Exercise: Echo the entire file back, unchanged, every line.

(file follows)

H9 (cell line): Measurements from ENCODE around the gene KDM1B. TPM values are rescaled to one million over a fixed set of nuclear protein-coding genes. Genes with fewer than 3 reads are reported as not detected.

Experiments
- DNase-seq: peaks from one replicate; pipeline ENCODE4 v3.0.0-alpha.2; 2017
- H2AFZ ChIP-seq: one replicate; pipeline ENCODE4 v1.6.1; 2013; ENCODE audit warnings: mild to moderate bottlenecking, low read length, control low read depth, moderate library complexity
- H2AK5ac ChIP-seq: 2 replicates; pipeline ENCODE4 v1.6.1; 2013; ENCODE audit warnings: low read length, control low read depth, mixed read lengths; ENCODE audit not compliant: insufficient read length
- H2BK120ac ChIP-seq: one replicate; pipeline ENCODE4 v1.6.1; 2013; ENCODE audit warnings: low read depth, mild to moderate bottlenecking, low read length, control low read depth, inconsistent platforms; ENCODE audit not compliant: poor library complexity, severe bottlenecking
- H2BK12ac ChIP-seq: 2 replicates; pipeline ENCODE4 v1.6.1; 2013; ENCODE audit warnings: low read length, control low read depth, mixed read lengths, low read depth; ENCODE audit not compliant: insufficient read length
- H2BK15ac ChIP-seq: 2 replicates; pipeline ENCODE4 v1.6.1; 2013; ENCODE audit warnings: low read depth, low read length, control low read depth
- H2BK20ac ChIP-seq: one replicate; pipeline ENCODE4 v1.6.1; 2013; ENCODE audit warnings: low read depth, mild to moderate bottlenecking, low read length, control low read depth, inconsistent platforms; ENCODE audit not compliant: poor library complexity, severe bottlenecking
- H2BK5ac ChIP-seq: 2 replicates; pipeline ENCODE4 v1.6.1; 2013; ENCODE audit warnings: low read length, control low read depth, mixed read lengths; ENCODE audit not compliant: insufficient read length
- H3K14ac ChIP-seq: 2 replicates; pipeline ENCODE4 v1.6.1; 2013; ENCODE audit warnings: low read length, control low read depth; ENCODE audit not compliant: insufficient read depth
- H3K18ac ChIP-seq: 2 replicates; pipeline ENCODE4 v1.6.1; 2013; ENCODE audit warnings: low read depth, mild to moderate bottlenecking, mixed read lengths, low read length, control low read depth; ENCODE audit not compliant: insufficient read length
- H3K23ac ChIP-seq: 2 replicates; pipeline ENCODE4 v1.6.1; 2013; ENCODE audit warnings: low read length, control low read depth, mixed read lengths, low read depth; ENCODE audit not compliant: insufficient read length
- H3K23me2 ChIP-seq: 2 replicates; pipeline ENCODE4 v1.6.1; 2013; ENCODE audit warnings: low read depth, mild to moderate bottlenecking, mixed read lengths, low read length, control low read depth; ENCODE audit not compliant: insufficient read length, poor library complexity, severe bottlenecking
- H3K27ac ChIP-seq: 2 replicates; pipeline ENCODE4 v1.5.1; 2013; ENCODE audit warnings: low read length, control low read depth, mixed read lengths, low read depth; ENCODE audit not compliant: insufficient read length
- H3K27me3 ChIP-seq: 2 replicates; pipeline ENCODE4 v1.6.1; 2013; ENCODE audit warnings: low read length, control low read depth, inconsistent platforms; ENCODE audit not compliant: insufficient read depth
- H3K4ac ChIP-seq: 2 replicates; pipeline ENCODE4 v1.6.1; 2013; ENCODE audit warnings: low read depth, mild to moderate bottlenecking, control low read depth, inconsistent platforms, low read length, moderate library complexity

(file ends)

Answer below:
H9 (cell line): Measurements from ENCODE around the gene KDM1B. TPM values are rescaled to one million over a fixed set of nuclear protein-coding genes. Genes with fewer than 3 reads are reported as not detected.

Experiments
- DNase-seq: peaks from one replicate; pipeline ENCODE4 v3.0.0-alpha.2; 2017
- H2AFZ ChIP-seq: one replicate; pipeline ENCODE4 v1.6.1; 2013; ENCODE audit warnings: mild to moderate bottlenecking, low read length, control low read depth, moderate library complexity
- H2AK5ac ChIP-seq: 2 replicates; pipeline ENCODE4 v1.6.1; 2013; ENCODE audit warnings: low read length, control low read depth, mixed read lengths; ENCODE audit not compliant: insufficient read length
- H2BK120ac ChIP-seq: one replicate; pipeline ENCODE4 v1.6.1; 2013; ENCODE audit warnings: low read depth, mild to moderate bottlenecking, low read length, control low read depth, inconsistent platforms; ENCODE audit not compliant: poor library complexity, severe bottlenecking
- H2BK12ac ChIP-seq: 2 replicates; pipeline ENCODE4 v1.6.1; 2013; ENCODE audit warnings: low read length, control low read depth, mixed read lengths, low read depth; ENCODE audit not compliant: insufficient read length
- H2BK15ac ChIP-seq: 2 replicates; pipeline ENCODE4 v1.6.1; 2013; ENCODE audit warnings: low read depth, low read length, control low read depth
- H2BK20ac ChIP-seq: one replicate; pipeline ENCODE4 v1.6.1; 2013; ENCODE audit warnings: low read depth, mild to moderate bottlenecking, low read length, control low read depth, inconsistent platforms; ENCODE audit not compliant: poor library complexity, severe bottlenecking
- H2BK5ac ChIP-seq: 2 replicates; pipeline ENCODE4 v1.6.1; 2013; ENCODE audit warnings: low read length, control low read depth, mixed read lengths; ENCODE audit not compliant: insufficient read length
- H3K14ac ChIP-seq: 2 replicates; pipeline ENCODE4 v1.6.1; 2013; ENCODE audit warnings: low read length, control low read depth; ENCODE audit not compliant: insufficient read depth
- H3K18ac ChIP-seq: 2 replicates; pipeline ENCODE4 v1.6.1; 2013; ENCODE audit warnings: low read depth, mild to moderate bottlenecking, mixed read lengths, low read length, control low read depth; ENCODE audit not compliant: insufficient read length
- H3K23ac ChIP-seq: 2 replicates; pipeline ENCODE4 v1.6.1; 2013; ENCODE audit warnings: low read length, control low read depth, mixed read lengths, low read depth; ENCODE audit not compliant: insufficient read length
- H3K23me2 ChIP-seq: 2 replicates; pipeline ENCODE4 v1.6.1; 2013; ENCODE audit warnings: low read depth, mild to moderate bottlenecking, mixed read lengths, low read length, control low read depth; ENCODE audit not compliant: insufficient read length, poor library complexity, severe bottlenecking
- H3K27ac ChIP-seq: 2 replicates; pipeline ENCODE4 v1.5.1; 2013; ENCODE audit warnings: low read length, control low read depth, mixed read lengths, low read depth; ENCODE audit not compliant: insufficient read length
- H3K27me3 ChIP-seq: 2 replicates; pipeline ENCODE4 v1.6.1; 2013; ENCODE audit warnings: low read length, control low read depth, inconsistent platforms; ENCODE audit not compliant: insufficient read depth
- H3K4ac ChIP-seq: 2 replicates; pipeline ENCODE4 v1.6.1; 2013; ENCODE audit warnings: low read depth, mild to moderate bottlenecking, control low read depth, inconsistent platforms, low read length, moderate library complexity